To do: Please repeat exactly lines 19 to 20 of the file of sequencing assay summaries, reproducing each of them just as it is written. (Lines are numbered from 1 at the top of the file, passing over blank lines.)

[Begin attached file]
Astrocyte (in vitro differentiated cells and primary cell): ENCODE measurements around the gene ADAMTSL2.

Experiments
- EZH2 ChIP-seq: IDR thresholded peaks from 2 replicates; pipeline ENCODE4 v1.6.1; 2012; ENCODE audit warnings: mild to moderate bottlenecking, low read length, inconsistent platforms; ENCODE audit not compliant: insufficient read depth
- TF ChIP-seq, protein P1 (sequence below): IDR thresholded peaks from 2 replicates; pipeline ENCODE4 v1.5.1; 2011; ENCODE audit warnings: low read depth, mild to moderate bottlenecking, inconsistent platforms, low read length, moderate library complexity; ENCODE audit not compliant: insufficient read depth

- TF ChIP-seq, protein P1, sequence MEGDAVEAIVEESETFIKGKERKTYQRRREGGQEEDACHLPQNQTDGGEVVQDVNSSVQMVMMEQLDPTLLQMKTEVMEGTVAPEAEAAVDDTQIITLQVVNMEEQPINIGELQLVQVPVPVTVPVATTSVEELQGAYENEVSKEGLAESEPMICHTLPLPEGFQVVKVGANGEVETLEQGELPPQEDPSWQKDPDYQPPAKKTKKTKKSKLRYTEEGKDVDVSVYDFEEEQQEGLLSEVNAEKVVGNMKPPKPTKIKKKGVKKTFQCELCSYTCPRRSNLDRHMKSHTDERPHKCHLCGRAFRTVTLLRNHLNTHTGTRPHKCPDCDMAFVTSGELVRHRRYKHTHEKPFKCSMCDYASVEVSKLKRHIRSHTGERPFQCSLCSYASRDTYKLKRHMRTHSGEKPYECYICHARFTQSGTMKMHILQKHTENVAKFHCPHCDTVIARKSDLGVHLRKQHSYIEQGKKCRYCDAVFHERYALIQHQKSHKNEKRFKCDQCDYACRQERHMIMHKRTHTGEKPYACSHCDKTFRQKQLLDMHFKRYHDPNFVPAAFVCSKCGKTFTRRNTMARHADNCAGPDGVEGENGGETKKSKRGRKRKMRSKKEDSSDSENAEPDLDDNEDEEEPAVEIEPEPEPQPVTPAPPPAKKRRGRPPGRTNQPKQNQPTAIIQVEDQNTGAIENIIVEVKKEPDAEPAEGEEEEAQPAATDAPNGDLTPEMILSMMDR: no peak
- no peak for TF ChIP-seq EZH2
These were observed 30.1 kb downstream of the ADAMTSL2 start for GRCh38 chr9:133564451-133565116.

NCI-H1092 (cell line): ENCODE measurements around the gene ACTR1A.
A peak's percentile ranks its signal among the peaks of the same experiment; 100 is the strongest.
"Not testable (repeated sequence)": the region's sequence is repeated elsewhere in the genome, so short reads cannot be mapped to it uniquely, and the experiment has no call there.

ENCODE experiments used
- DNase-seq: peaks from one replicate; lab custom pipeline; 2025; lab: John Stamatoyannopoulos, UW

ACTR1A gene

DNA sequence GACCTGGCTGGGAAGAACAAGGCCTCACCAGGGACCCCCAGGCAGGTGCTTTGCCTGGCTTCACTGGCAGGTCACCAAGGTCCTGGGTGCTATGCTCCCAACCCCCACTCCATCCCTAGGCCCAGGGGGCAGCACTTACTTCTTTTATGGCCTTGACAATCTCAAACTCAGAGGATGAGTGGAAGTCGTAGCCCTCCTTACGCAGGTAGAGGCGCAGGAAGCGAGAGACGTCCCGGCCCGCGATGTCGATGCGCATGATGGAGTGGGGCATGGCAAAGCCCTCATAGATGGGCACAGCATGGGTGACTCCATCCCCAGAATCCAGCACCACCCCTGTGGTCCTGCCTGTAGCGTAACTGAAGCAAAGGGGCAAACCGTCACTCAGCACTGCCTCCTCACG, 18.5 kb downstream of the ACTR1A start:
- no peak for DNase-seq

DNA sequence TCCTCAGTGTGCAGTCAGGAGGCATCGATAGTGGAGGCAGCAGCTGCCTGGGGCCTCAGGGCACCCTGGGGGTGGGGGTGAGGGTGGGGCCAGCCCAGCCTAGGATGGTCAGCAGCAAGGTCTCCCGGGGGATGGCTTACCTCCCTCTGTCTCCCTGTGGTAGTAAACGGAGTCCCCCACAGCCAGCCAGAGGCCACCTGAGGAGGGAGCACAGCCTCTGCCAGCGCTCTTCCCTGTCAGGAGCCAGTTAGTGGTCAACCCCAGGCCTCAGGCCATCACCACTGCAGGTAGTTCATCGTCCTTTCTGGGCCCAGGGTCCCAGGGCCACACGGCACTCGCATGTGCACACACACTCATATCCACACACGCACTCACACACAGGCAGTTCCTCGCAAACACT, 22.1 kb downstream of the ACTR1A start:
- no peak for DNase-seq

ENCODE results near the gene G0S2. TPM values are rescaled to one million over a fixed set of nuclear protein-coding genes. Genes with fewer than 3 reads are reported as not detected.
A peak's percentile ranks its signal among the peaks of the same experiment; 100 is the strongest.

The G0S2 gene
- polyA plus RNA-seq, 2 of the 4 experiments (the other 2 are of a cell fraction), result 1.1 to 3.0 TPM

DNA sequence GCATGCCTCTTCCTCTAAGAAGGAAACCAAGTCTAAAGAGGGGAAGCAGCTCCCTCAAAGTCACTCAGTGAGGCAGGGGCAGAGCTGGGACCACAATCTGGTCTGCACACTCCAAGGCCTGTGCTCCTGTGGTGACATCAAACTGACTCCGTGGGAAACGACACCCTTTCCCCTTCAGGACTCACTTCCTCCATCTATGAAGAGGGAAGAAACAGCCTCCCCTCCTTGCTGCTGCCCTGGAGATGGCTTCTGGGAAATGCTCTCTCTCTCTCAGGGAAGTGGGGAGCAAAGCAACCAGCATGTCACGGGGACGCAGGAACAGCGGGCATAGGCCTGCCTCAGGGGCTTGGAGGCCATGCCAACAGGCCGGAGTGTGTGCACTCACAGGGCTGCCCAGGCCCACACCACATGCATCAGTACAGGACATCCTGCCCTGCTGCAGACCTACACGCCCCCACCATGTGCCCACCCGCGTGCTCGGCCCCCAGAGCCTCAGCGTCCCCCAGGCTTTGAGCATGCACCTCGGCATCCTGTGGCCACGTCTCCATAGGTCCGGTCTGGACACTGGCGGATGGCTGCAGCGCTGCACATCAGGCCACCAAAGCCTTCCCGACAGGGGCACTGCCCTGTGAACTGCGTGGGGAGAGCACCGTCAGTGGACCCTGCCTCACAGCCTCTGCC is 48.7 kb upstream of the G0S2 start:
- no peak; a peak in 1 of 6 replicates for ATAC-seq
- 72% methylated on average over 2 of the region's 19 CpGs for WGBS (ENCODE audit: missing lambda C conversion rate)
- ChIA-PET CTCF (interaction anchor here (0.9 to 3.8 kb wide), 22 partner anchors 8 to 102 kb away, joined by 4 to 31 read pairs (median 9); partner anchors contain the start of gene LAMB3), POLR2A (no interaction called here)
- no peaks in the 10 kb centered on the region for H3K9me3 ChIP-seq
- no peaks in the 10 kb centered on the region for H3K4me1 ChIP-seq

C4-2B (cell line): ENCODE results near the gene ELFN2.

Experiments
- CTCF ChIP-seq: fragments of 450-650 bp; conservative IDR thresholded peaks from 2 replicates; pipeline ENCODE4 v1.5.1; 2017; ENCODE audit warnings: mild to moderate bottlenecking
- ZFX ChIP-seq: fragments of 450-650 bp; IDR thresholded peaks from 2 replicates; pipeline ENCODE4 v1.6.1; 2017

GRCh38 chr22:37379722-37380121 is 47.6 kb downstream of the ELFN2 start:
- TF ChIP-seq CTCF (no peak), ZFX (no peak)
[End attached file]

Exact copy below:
A peak's percentile ranks its signal among the peaks of the same experiment; 100 is the strongest.

The G0S2 gene